Perhaps God is even more simply asking me to write so that I can grow to be more like Him as I think through various ideas aloud.
Whatever the reason, here I am. Obeying, even though afraid. I will write. God will listen. I pray He will be pleased.
There is not much about these thoughts that I would change, even after a year. It is still difficult to send out my thoughts and ideas, my hurts and my hopes. I still feel almost silly telling anyone that I have a blog.
And I still feel that God is still asking me to keep writing.
There is a lot that I have learned this year.
I have discovered that there is a huge world out there called the blogosphere. It is, mostly, a world that I don’t interact with very often. Partly because I only write once a week and haven’t yet made the space for interacting with other blogs. Partly, too, because many in this world have begun their blogs to make money, mostly for very beautiful reasons, yet I have decided that I don’t want to clutter up my space with advertisements and buttons. Not that there is anything at all wrong with any of that. I simply want something different, something more simple for this place.
I have discovered that the more I write, the better I am at this art. The more I write, the more my heart craves to create. The more I write, the more ideas that flood into my mind.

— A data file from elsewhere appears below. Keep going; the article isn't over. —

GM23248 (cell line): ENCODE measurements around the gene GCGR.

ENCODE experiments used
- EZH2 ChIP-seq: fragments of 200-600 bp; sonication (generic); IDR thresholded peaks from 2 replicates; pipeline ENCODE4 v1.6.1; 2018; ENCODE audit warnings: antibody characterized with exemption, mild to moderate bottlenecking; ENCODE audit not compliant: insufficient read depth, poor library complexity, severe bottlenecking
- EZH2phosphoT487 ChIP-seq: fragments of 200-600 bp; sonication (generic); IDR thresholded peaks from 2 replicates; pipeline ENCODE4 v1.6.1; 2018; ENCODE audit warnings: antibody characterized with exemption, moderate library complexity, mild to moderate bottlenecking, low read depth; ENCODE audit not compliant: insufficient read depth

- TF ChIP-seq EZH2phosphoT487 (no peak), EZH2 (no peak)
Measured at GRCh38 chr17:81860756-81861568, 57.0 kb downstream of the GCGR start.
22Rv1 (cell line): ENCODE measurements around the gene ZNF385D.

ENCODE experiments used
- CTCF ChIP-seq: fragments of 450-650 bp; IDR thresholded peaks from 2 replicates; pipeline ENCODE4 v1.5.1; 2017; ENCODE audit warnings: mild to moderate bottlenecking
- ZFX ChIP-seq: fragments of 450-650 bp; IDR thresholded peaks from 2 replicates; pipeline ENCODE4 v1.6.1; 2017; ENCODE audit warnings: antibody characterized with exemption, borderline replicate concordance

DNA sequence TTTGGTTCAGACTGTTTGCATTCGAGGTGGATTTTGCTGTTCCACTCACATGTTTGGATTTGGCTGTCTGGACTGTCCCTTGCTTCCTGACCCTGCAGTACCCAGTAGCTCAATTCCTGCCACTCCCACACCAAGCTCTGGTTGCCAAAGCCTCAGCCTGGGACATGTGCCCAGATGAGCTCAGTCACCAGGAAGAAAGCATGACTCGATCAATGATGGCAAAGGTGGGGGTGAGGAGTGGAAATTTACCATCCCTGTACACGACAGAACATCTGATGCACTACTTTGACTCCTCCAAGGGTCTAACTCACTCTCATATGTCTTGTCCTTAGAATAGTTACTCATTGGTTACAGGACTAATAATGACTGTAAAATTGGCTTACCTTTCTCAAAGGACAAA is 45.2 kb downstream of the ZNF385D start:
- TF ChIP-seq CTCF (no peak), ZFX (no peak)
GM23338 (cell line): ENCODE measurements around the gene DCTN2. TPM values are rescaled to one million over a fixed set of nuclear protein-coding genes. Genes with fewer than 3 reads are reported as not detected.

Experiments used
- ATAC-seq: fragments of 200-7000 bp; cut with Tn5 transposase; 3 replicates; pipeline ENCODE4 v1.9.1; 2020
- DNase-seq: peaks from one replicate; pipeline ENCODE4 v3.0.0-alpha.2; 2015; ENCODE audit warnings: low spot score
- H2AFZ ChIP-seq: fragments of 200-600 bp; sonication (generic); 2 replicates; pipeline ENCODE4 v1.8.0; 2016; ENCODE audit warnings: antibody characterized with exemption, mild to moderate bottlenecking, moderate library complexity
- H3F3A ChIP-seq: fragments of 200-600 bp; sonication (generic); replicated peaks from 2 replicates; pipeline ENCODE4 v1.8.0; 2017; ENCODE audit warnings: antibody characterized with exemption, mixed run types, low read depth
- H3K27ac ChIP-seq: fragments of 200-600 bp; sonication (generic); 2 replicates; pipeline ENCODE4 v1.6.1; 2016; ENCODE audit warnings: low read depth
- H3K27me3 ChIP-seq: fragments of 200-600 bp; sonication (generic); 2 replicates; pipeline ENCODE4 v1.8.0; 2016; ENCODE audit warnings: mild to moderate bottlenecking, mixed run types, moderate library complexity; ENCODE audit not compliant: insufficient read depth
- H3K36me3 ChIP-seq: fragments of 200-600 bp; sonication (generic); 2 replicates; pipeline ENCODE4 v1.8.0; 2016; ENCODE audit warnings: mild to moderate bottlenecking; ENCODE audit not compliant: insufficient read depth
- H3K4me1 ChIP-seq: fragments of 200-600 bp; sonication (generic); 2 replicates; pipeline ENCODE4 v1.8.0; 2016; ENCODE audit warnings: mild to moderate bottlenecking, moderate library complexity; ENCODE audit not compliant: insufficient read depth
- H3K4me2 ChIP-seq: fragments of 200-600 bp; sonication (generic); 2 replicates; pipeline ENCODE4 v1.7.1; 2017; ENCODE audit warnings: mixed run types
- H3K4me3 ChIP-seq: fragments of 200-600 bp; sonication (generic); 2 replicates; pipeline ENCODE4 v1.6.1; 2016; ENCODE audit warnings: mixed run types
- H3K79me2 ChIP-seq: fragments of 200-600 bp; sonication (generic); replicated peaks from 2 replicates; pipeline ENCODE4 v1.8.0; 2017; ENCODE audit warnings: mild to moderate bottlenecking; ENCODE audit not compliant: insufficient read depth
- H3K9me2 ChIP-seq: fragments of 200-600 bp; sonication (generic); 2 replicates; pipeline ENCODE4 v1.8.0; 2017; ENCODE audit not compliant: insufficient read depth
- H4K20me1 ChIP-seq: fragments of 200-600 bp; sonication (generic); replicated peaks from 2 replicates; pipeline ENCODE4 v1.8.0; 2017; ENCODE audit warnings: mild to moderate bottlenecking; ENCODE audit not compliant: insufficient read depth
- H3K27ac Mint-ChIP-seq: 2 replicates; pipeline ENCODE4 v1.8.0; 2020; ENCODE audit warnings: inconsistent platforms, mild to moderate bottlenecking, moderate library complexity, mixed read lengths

I have discovered that I love the art of writing in this sort of a place, love how I am able to craft and mold my words together with other arts. Photographs, paintings, sculptures, music…it fills something inside of me to bring them together to make words even more beautiful than before.
One of the most beautiful things I have discovered is how my love for God has grown with my writing. When I committed to writing once a week, I was also, inadvertently, committing to continue reading, studying, listening, pursuing God and the things of God. This has expanded my heart and mind and caused my view and knowledge of God to hugely grow.
Perhaps this is why God asked me to write.
I still wish to have others read what I write. I still have a dream of being published.
Yet if all that happens through my writing is that I become more like Christ, I am satisfied.
So. I will close this first year as I began:
Whatever the reason for my writing, here am I in this space. I will continue to obey, even though it is hard and often causes my heart to feel fear. I will write. God will listen. I pray He will continue to be pleased.
(By the way, I will be changing things around here fairly soon and moving to my truly very own space. I’ll let you know when that time comes, but I pray and hope that you will continue to join me on my journey.)